ASIA/AFGHANISTAN – Civil society leaders: violence increases, a UN mission is urgently needed to ascertain the truth about the attacks

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Kabul – “We ask for a United Nations mission to ascertain the truth about the recent attacks on civilians”. With foreign troops on the path of withdrawal, the Taliban on the offensive, a weak government, growing violence and “very worrying future scenarios”, in an interview with Agenzia Fides Shaharzad Akbar, at the head of the “Afghanistan Independent Human Rights Commission” , calls for a greater commitment from the international community”. The sentences are no longer enough, they have no concrete effect. We need a UN mission that also acts as a deterrent”, notes the woman. Shaharzad Akbar has been at the head of the AIHRC, a state body aimed at protecting human rights in the country, since July 2018. The leader raises the alarm: “There is no concrete possibility on the peace process, violence is increasing, the conflict is intensifying and so are the violations of civilian rights”, she explains to Fides. The responsibilities are manifold. The Taliban are on the offensive, militarily capitalizing on the withdrawal of foreign troops agreed in the Doha agreement of February 2020, then confirmed on April 13 by US President Joe Biden. “There is credible evidence of attacks on civilians, killings of prisoners of war, destruction of infrastructure”, said Akbar, who said she was especially concerned about the fury against civilians. In particular, the violence affects the Hazara community in the Shiite district of Dasht-e-Barchi, in Kabul. The appeal to the United Nations calls for special protection for this Shiite minority, persecuted at the time of the Islamic Emirate of the Taliban, now the target of the local branch of the Islamic State.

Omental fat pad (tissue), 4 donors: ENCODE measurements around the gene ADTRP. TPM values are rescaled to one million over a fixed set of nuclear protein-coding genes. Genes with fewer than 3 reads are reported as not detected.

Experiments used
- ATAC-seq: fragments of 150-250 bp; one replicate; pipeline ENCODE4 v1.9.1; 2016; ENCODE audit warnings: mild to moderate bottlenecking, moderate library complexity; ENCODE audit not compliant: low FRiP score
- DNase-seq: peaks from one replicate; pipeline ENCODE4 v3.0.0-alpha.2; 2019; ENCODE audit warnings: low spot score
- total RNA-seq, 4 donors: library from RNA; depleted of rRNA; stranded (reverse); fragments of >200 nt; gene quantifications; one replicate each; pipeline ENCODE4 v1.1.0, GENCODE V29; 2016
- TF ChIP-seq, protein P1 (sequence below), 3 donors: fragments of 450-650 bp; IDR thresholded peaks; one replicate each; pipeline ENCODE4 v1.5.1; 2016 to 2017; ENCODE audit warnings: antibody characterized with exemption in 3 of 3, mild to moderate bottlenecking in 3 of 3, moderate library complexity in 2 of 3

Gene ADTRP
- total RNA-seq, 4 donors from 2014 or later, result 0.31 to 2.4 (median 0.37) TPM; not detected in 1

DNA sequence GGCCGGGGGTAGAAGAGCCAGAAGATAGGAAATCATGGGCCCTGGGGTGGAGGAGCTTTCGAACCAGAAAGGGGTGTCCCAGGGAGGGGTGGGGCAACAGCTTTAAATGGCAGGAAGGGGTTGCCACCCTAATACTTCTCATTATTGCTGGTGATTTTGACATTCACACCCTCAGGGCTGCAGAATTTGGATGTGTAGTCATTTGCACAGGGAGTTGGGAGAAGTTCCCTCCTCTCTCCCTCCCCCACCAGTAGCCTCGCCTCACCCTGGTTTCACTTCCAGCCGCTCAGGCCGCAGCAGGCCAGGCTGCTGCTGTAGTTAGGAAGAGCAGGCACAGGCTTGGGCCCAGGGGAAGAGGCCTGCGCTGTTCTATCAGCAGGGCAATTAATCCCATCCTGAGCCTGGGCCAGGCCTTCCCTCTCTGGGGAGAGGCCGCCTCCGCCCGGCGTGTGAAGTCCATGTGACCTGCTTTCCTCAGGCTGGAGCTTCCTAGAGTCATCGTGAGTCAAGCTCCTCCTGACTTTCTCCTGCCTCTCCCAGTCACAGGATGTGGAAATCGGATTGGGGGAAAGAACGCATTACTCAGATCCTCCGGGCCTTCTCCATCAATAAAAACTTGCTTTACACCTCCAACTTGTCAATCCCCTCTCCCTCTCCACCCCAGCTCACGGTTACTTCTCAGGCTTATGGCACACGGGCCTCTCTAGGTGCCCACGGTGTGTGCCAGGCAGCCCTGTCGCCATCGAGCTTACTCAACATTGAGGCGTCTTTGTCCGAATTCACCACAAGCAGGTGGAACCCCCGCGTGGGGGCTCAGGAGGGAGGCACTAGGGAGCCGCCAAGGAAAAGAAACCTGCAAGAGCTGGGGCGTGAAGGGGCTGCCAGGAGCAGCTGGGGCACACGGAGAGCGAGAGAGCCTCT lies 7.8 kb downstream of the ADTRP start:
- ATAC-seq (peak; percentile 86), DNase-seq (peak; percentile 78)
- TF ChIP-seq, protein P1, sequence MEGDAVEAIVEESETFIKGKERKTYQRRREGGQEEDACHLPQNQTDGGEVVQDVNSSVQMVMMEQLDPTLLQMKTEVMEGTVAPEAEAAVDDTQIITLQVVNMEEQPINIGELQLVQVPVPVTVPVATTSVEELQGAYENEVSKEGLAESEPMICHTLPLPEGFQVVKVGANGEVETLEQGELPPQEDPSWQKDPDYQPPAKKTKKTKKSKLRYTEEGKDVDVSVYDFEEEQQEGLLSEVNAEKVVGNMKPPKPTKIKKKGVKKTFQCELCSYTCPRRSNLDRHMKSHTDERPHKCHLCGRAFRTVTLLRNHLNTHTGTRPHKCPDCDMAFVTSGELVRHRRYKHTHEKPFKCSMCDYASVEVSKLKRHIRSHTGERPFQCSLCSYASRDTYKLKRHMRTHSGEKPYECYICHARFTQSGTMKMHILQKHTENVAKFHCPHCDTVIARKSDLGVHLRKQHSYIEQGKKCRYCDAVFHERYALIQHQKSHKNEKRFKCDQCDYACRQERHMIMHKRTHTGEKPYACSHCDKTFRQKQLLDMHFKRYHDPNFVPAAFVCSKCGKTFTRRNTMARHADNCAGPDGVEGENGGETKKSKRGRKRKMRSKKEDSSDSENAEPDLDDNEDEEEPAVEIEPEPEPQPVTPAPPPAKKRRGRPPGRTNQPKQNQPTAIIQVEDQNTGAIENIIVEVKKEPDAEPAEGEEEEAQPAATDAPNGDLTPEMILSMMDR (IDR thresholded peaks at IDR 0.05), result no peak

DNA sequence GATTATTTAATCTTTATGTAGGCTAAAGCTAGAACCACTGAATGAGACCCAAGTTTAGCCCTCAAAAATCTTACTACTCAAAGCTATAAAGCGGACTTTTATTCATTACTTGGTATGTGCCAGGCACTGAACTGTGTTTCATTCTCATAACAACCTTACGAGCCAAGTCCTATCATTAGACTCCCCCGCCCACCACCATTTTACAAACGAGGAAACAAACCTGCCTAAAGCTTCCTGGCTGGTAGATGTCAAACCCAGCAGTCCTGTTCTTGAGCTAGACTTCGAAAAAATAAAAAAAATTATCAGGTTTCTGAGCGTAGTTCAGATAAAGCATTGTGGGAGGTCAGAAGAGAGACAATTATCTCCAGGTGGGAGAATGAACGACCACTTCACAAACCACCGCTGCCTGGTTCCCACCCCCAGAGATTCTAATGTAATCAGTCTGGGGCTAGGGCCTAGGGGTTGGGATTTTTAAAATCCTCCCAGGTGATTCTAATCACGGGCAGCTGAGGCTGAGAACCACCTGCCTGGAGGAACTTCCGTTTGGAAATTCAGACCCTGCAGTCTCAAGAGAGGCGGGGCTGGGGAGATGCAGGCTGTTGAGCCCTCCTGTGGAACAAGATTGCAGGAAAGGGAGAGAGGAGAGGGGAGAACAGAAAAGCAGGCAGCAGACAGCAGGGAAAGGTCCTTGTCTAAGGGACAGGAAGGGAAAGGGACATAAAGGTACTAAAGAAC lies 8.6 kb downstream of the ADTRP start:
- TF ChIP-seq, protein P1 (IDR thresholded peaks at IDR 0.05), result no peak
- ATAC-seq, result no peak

Shaharzad Akbar notes: “All Afghans are victims of the conflict. But the recent attacks highlight their objectives: civilian buses, weddings, shrines, religious ceremonies, schools. There is a clear intention to hit the Shiite community of the Hazara, precisely because of its identity”, Akbar denounces. The government mechanisms of protection and search for truth are insufficient: the government “perhaps has the political will, but it certainly does not have the capacity to ascertain the truth about alleged war crimes”.
The appeal to the United Nations was made public on May 9, the day after a triple attack against the students of the Sayed al-Shohada school in the Dasht-e-Barchi neighborhood: 90 victims. The following day, a delegation from the Kabul government, led by Foreign Minister Hanif Atmar, was in The Hague to convince the International Criminal Court to postpone – better still close – the opening of an investigation into war crimes and human right violations in Afghanistan. A mistake, for Akbar, who asks to ascertain the truth even on potential crimes committed by foreign troops: “There are credible accusations of crimes committed by US, Australian, British and other troops. We need full recognition of what happened”. So far, she argues, there has been no real respect for human rights and justice: “One of the biggest failures of the international community has been that of rights and justice”, sums up Shaharzad Akbar. “The international community has empowered people accused of war crimes. It treated them as allies. And one expected something right to come out of it”.